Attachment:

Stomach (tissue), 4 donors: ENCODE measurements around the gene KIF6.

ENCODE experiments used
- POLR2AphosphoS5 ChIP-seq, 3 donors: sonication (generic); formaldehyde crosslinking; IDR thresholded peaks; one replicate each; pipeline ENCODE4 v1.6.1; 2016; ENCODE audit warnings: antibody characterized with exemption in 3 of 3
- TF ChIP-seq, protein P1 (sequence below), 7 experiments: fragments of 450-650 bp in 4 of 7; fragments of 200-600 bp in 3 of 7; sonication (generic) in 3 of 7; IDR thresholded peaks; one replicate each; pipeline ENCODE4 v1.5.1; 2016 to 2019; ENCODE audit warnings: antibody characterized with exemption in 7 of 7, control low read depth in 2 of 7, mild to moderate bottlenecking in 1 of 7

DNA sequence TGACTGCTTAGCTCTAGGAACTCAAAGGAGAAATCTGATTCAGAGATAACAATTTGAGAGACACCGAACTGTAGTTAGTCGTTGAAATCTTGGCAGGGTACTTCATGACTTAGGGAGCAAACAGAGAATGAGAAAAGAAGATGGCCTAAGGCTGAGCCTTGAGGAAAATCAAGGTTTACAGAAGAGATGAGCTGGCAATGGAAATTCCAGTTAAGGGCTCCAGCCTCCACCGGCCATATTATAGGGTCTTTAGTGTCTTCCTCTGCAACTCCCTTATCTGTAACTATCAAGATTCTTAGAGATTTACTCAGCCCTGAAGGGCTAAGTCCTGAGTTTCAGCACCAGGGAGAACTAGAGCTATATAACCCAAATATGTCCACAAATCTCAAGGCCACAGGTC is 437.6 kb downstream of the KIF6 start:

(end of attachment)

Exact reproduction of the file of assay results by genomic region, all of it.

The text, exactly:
Stomach (tissue), 4 donors: ENCODE measurements around the gene KIF6.

ENCODE experiments used
- POLR2AphosphoS5 ChIP-seq, 3 donors: sonication (generic); formaldehyde crosslinking; IDR thresholded peaks; one replicate each; pipeline ENCODE4 v1.6.1; 2016; ENCODE audit warnings: antibody characterized with exemption in 3 of 3
- TF ChIP-seq, protein P1 (sequence below), 7 experiments: fragments of 450-650 bp in 4 of 7; fragments of 200-600 bp in 3 of 7; sonication (generic) in 3 of 7; IDR thresholded peaks; one replicate each; pipeline ENCODE4 v1.5.1; 2016 to 2019; ENCODE audit warnings: antibody characterized with exemption in 7 of 7, control low read depth in 2 of 7, mild to moderate bottlenecking in 1 of 7

DNA sequence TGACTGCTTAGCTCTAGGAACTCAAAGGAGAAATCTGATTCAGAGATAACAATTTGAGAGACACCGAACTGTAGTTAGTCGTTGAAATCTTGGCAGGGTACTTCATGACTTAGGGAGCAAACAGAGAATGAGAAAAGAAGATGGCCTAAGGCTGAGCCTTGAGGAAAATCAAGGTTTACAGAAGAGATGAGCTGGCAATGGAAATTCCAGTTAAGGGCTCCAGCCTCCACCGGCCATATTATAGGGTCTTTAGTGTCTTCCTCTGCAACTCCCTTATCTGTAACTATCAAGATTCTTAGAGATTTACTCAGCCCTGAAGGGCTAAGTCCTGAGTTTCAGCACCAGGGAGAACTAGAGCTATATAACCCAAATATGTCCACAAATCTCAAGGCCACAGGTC is 437.6 kb downstream of the KIF6 start: